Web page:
The garden is sponsored by KBI (UK).
Fagg said: "I was shocked to read in the RHS report Why We All Need Greening Grey Britain that more than 7 million UK front gardens contain concrete and cars, rather than flowers and grass, and that this has been increasing considerably over the last decade.
"I've created a front garden that shows how you can have a functional, but also beautiful garden that helps wildlife. I want to inspire visitors to bring a bit more green into their front-garden space, and the ideas within my garden are all achievable, meaning anybody can do it. Many of the materials chosen are reclaimed, like the old scaffold boards for the beds, and the bricks at the entrance.
"Beneath a lush green roof canopy there's a parking space, made from firm but porous materials that soak water naturally into the ground providing a better resource for plants and reduce flooding," said Simon. "I've also chosen flowering plants like white borage which attract pollinators and the native beech hedging which is easy to manage, also attracts pollinators and provides a perfect habitat for birds to nest in.
"You don't need a bowling green style lawn in your front garden. I've used thyme in the gravel pathways and lots of clover in the lawn areas which can be walked all over, don't require fertilizer and can flourish in poor quality soil.
"I've also used a Keyhole garden, an African concept," Simon said, "which has been embraced by the West and is easy to install in your own garden, and is really effective at conserving rainwater."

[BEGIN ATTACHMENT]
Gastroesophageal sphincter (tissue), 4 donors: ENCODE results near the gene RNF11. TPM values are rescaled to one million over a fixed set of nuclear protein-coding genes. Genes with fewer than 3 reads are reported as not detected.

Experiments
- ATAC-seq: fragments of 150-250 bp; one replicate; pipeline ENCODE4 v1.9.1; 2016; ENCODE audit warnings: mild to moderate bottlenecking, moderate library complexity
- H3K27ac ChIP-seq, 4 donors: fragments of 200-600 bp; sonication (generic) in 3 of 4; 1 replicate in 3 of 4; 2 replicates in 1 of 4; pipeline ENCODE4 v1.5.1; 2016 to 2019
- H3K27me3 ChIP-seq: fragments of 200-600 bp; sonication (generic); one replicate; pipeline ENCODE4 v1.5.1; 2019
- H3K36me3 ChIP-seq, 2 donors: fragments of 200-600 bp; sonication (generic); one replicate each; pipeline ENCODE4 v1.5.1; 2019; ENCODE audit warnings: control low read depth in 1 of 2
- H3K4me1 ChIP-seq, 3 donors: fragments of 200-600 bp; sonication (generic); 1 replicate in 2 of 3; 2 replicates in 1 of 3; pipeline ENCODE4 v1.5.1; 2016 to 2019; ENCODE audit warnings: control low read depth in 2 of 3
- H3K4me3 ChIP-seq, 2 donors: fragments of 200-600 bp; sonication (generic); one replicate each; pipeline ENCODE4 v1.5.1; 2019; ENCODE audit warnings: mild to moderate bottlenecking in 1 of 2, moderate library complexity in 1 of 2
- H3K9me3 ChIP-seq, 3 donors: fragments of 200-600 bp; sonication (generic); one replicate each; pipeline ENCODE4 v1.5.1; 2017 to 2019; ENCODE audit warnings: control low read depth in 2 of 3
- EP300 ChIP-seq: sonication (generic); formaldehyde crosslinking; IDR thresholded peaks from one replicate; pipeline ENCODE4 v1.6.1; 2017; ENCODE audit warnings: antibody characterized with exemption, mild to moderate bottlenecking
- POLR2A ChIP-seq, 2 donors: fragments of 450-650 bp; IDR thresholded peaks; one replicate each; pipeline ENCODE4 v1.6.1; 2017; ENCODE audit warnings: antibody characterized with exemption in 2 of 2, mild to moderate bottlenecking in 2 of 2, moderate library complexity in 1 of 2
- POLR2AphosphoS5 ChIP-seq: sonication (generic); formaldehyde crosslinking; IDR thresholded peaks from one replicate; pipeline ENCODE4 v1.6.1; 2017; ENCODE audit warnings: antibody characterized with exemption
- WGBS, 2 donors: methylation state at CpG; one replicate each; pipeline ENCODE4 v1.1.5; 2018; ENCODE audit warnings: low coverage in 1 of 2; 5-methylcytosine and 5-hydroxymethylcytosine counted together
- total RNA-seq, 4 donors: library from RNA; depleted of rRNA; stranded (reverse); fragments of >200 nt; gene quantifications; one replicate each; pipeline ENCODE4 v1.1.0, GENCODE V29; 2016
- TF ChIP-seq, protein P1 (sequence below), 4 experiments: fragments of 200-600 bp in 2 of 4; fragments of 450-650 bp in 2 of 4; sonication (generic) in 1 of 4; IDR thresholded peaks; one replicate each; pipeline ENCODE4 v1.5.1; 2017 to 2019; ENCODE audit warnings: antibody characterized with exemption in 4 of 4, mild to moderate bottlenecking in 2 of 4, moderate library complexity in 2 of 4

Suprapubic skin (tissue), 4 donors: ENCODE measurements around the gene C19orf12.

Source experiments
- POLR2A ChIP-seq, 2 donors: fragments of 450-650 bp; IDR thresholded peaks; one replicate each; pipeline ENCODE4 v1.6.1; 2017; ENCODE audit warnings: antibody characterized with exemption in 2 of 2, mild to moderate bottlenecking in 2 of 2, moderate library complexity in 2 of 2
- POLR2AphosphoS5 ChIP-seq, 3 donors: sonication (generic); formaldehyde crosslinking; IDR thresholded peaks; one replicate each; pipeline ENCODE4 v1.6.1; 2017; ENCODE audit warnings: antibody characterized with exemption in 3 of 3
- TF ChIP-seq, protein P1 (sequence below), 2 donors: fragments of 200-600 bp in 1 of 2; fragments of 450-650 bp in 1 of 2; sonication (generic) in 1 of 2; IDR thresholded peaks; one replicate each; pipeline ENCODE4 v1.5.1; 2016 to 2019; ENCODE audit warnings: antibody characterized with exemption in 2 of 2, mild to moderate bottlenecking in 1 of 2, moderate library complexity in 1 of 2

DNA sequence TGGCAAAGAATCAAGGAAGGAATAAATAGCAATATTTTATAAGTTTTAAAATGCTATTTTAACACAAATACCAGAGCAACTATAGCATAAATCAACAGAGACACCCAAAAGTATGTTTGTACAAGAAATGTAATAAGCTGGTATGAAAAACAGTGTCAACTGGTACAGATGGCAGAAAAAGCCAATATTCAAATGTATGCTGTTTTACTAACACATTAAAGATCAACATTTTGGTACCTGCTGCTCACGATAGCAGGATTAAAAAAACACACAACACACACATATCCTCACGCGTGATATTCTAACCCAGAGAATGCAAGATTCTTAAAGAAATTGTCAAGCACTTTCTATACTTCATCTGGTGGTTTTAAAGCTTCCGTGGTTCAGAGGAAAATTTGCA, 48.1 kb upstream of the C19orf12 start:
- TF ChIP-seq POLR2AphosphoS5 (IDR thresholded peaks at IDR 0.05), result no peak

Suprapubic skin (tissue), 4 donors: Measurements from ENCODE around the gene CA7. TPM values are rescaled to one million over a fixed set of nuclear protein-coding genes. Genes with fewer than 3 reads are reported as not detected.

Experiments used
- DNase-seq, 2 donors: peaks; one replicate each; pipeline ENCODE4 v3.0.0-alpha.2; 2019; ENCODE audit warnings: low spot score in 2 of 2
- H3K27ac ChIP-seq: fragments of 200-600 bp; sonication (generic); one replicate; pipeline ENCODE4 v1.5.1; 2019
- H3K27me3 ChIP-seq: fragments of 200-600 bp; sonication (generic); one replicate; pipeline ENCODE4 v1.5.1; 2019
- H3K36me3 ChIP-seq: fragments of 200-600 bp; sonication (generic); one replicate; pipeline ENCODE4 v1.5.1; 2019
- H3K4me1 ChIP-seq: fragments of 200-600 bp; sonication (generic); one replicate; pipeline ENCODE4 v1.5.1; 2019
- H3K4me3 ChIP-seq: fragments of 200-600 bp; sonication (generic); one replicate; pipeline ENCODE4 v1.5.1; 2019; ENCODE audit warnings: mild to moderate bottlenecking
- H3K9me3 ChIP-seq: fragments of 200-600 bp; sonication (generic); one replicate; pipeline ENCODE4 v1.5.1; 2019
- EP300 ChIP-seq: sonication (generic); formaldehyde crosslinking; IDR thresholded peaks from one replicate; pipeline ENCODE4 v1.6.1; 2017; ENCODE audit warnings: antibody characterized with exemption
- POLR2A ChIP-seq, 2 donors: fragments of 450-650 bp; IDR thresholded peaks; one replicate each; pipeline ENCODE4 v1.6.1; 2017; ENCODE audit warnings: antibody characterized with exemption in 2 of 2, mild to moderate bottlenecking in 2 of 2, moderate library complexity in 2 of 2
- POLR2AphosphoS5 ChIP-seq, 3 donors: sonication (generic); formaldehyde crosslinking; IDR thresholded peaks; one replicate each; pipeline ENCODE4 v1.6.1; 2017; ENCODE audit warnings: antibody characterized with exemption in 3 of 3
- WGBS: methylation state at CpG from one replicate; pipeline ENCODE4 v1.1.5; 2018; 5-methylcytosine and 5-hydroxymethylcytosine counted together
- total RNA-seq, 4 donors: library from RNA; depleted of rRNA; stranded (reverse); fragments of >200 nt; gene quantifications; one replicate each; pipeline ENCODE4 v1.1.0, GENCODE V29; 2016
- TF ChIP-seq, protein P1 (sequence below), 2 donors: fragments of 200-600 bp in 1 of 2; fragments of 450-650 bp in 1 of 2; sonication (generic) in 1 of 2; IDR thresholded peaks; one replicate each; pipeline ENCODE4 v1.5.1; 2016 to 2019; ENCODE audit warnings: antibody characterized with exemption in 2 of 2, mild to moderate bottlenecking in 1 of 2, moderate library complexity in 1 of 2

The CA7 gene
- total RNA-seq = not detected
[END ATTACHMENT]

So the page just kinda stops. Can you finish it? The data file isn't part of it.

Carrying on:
Back to Back Gardens return this year. These 6 x 4 metre designs include Peter Shirley's 'Rosy Hues' which is "inspired by the thrill of transforming a pre-used or empty space into a living garden with colour and scent, the garden offers a place to escape".
'Slow and Preserve', designed by Andrew Rouse, "also aims to highlight what can be done to regenerate urban areas that have been left ignored or unused".
Lindsay Haycock found inspiration from her own front garden and demonstrates the unfilled potential of the space around us with 'Bring Me Sunshine'.
RHS show manager Kris Hulewicz said: "RHS Flower Show Tatton Park is known for its inclusive and supportive approach to gardening and landscape design. With all of these clever designs, as well as an array of allotments and Grow Your Own exhibits on display, we hope visitors will leave the show motivated to turn their own patch of grey Britain green."